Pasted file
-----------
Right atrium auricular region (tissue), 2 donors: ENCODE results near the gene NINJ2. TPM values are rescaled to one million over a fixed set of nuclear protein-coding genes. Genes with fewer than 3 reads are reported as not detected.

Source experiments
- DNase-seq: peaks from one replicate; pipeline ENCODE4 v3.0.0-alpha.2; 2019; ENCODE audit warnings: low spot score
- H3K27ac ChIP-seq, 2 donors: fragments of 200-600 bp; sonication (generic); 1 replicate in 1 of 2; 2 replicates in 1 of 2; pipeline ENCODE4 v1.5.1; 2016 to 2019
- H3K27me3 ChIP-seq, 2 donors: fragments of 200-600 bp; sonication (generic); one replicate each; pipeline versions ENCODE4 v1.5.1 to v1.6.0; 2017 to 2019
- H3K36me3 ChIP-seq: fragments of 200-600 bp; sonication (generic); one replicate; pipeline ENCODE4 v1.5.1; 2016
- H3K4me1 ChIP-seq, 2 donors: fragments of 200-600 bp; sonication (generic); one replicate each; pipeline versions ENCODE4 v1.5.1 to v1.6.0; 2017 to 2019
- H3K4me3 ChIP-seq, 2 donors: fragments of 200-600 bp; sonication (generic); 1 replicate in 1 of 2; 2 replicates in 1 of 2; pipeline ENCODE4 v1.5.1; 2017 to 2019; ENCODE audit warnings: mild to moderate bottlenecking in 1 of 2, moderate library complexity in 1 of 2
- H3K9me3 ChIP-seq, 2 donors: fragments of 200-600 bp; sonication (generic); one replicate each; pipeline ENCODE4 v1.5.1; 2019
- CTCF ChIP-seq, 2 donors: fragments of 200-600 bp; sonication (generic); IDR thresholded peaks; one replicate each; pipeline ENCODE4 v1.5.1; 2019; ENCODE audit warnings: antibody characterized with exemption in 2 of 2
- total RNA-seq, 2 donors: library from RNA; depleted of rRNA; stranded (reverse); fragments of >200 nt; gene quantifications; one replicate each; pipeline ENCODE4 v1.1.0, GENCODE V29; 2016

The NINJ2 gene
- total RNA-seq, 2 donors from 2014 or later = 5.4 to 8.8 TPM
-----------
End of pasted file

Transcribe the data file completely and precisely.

Right atrium auricular region (tissue), 2 donors: ENCODE results near the gene NINJ2. TPM values are rescaled to one million over a fixed set of nuclear protein-coding genes. Genes with fewer than 3 reads are reported as not detected.

Source experiments
- DNase-seq: peaks from one replicate; pipeline ENCODE4 v3.0.0-alpha.2; 2019; ENCODE audit warnings: low spot score
- H3K27ac ChIP-seq, 2 donors: fragments of 200-600 bp; sonication (generic); 1 replicate in 1 of 2; 2 replicates in 1 of 2; pipeline ENCODE4 v1.5.1; 2016 to 2019
- H3K27me3 ChIP-seq, 2 donors: fragments of 200-600 bp; sonication (generic); one replicate each; pipeline versions ENCODE4 v1.5.1 to v1.6.0; 2017 to 2019
- H3K36me3 ChIP-seq: fragments of 200-600 bp; sonication (generic); one replicate; pipeline ENCODE4 v1.5.1; 2016
- H3K4me1 ChIP-seq, 2 donors: fragments of 200-600 bp; sonication (generic); one replicate each; pipeline versions ENCODE4 v1.5.1 to v1.6.0; 2017 to 2019
- H3K4me3 ChIP-seq, 2 donors: fragments of 200-600 bp; sonication (generic); 1 replicate in 1 of 2; 2 replicates in 1 of 2; pipeline ENCODE4 v1.5.1; 2017 to 2019; ENCODE audit warnings: mild to moderate bottlenecking in 1 of 2, moderate library complexity in 1 of 2
- H3K9me3 ChIP-seq, 2 donors: fragments of 200-600 bp; sonication (generic); one replicate each; pipeline ENCODE4 v1.5.1; 2019
- CTCF ChIP-seq, 2 donors: fragments of 200-600 bp; sonication (generic); IDR thresholded peaks; one replicate each; pipeline ENCODE4 v1.5.1; 2019; ENCODE audit warnings: antibody characterized with exemption in 2 of 2
- total RNA-seq, 2 donors: library from RNA; depleted of rRNA; stranded (reverse); fragments of >200 nt; gene quantifications; one replicate each; pipeline ENCODE4 v1.1.0, GENCODE V29; 2016

The NINJ2 gene
- total RNA-seq, 2 donors from 2014 or later = 5.4 to 8.8 TPM